🪢 5 Key Takeaways: Creating Your Professional Network Online
If you think LinkedIn is just a place to store your resume, then you’re missing out. There’s a whole world of legal pros engaging in fun, meaningful, and professionally beneficial interactions online. How do you get involved? We’re glad you asked. We spoke to Heather Stevenson, GC at Red Cell Partners, Kyle Robisch, Litigation Associate at Bradley Arant Boult Cummings LLP, and Brittany Leonard, Chief Corporate Counsel at Civix, about their online community-building journey and their best tips for building your own.
In case you couldn’t make it, here are our top 5 takeaways.
💬 It’s all about the comments
If Netflix documentaries have taught us anything, it’s that we shouldn’t trust people we meet online. When it comes to professional networking, however, we wholeheartedly disagree. The pandemic accelerated a shift from in-person to online events and interactions and revealed that - as it turns out - you can make real, authentic connections through platforms like LinkedIn.
These connections can lead to:
Thoughtful online conversations about your industry
Stronger bonds with coworkers
Being online can also expand your network geographically, from just the same old faces you see in the office or in court to like-minded people all over the world (Psst … they don’t even have to be lawyers).
But if you want meaningful discussion and real connections, clicking that like button just won’t cut it. And lurking silently will get you about as far as hiding behind a pot plant at a conference. So dive into the comments and get talking.
😡 Your boss will love it … or maybe not
It’s fair to say there are a few partners and CEOs out there who’ve been around longer than Stephen Breyer and wouldn’t know a TikTok dance challenge if it cha-cha-slid right into them. So it’s understandable if you feel a little apprehensive about how they’d react if you became the next Alex Su.
Here are 2 things to think about:
1. Suss out the vibe
There’s a good chance your boss and coworkers will love your witty Tweets and hilarious gifs but some firms and companies think it’s unprofessional to share anything other than news articles, press releases, and promotion announcements (yawn). Gauge your environment. No meme is worth losing your job over (or if there is one that good, send it over to us stat).
2. Think before you post
Even if the CEO puts your memes in his Powerpoint presentations, proceed with caution. Steer clear of talking about real cases, clients, and colleagues in a way that makes it obvious what you’re referring to. If you make a joke about an anonymous paralegal who recently returned from maternity leave, chances are they can join the dots. When in doubt, leave your draft to one side overnight and make a call in the morning. The same goes for comments. If you do want to call someone out, be prepared to live with the consequences.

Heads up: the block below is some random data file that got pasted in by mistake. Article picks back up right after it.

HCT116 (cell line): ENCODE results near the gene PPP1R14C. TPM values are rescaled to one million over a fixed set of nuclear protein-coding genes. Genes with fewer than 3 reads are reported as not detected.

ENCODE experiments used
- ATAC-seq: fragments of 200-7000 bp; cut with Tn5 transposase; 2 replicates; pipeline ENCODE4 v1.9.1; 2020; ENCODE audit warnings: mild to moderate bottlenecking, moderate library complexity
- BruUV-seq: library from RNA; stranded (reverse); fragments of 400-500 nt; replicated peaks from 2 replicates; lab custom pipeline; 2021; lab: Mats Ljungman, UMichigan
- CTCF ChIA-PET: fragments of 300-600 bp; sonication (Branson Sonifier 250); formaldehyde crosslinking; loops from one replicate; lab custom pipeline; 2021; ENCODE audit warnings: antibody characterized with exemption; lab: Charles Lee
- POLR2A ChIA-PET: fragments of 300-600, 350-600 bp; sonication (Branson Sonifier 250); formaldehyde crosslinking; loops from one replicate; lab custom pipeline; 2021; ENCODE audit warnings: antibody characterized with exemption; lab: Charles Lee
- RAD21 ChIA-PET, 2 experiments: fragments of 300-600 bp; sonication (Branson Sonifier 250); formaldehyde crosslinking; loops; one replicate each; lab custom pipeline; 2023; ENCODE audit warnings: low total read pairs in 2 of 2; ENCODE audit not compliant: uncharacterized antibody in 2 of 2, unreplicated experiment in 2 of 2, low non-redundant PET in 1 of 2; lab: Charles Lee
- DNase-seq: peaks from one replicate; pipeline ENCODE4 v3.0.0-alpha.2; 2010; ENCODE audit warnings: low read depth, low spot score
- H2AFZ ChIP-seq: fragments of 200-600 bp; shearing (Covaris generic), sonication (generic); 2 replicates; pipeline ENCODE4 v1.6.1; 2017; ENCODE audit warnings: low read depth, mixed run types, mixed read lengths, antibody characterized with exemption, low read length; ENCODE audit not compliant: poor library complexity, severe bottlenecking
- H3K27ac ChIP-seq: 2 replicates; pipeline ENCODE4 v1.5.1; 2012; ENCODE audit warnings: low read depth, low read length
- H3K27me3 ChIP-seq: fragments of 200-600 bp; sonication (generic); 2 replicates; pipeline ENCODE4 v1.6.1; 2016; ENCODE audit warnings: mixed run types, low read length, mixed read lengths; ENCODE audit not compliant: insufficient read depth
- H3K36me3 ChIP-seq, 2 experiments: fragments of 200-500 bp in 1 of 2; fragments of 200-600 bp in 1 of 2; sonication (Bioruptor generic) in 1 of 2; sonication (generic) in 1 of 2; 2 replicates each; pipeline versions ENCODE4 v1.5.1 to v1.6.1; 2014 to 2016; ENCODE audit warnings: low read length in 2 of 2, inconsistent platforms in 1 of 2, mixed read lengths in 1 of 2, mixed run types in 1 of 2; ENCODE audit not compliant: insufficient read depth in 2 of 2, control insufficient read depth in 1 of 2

🙅 Forget the haters
Posting online can feel a bit like public speaking. You might be nervous about what people think about you. The truth is, if people aren’t interested in your content, they’ll probably just ignore it — which is really not so bad. There will be others who relate to your message and, if you keep posting, those people will find you.
The bigger you get, the more criticism and negative comments you will attract. Most of us focus on negative feedback, even if it’s only 1% of what’s coming our way, but try to keep your attention on the likes and positive comments. Besides, going viral and getting lots of followers is not the most productive goal. Focus on finding and nurturing the right audience and creating real engagement, even if that means you have a smaller network.
🛀 Get personal?
People connect to content that feels personal and authentic. Those are pretty vague terms but the long and short of it is that generic, corporate stuff, buzz words, and cliches aren’t particularly relatable. That being said, you don’t necessarily need to get personal personal i.e. photos-of-the-kids-in-the-bath/update-on-your-IBS personal. Digital marketing experts will tell you to pepper in personal content with your professional stuff but that could just mean a photo of your home office setup or an anecdote about your career.
Ultimately, it’s your choice. You can establish ground rules for yourself, like no photos of your significant other, or you can set up separate social media accounts for personal content. Maybe you’re happy to share it all. Either way, remember to think about safety. It’s not smart to share your current location, for example. And if you share information about someone else, be mindful of their privacy.
📬 Just post it, already!
Don’t wait around until you’ve thought of the perfect post. You don’t need to share a deep, original insight or a genius joke. Just get started. It’s easier than you think.
If you don’t know where to begin you can:
Try out popular formats such as “Here are 3 things you probably don’t know about me.”
Share a bugbear, a memory, or an interesting statistic.
Talk about something that happened this week at work.
Praise a colleague.
Create a poll.
Comment on the news.
Share a quote from a Lawtrades event or Deep Dive.
Turn your skills and knowledge into some quick tips.
And don’t forget to get involved in the comment sections on other people’s posts.
So what are you waiting for? Get networking.
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👋 The team at Lawtrades